THIS case warrants reporting and discussion because extramedullary (heterotopic) bone marrow in massive enough amounts to simulate tumor is being encountered intrathoracically with increasing frequency.
Report of Case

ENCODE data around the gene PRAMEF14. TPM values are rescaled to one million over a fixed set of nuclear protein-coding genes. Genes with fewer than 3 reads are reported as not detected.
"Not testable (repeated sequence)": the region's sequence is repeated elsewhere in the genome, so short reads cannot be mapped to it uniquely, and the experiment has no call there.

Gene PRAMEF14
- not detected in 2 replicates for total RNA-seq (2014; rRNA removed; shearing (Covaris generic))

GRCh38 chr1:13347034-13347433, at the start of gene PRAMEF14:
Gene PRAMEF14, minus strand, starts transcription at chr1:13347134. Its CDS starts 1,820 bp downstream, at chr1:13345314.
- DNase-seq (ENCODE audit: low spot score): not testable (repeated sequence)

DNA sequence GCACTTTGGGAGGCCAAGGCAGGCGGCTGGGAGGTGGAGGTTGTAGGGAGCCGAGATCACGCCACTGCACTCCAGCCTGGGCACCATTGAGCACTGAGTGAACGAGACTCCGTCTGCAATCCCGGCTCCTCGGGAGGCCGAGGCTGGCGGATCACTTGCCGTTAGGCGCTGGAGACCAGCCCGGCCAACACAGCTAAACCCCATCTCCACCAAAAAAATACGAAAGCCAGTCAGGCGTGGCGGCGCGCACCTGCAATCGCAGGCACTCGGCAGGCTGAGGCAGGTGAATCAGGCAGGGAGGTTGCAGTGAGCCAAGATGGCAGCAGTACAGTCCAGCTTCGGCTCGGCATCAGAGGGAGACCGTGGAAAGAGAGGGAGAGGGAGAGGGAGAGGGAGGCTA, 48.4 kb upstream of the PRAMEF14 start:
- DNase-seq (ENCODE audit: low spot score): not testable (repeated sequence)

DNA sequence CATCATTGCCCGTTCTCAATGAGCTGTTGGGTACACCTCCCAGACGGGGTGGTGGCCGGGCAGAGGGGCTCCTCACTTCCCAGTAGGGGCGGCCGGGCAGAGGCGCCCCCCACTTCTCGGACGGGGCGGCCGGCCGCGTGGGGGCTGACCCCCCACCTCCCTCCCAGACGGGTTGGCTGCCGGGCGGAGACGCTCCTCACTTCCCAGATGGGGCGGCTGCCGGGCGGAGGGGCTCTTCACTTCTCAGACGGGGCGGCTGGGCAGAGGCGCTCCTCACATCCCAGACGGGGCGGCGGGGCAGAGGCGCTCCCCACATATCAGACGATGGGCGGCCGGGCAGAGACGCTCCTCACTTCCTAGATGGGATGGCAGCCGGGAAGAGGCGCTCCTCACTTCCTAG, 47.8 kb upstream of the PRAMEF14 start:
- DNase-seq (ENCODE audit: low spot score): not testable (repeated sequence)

A 56-year-old white male of German extraction was first seen on Jan 12, 1964, after a routine chest x-ray (Fig 1 and 2) which revealed multiple bilateral, somewhat symmetrical, ovoid masses situated paravertebrally in the posterior mediastinum. He felt well and had no clinical complaints. His health had always been good, uninterrupted by serious illness or surgery. Initially he related no significant family history, and his 78-year-old mother and 79-year-old father were both alive and well.Clinical examination revealed no gross abnormalities other than an enlarged left axillary lymph node. Pertinent hematological examinations showed a hematocrit of 39%, hemoglobin of 14.6 gm/100 ml, red cell count of 4,710,000/cu mm, white cell count of 11,900/cu mm with a normal differential and corpuscular constants.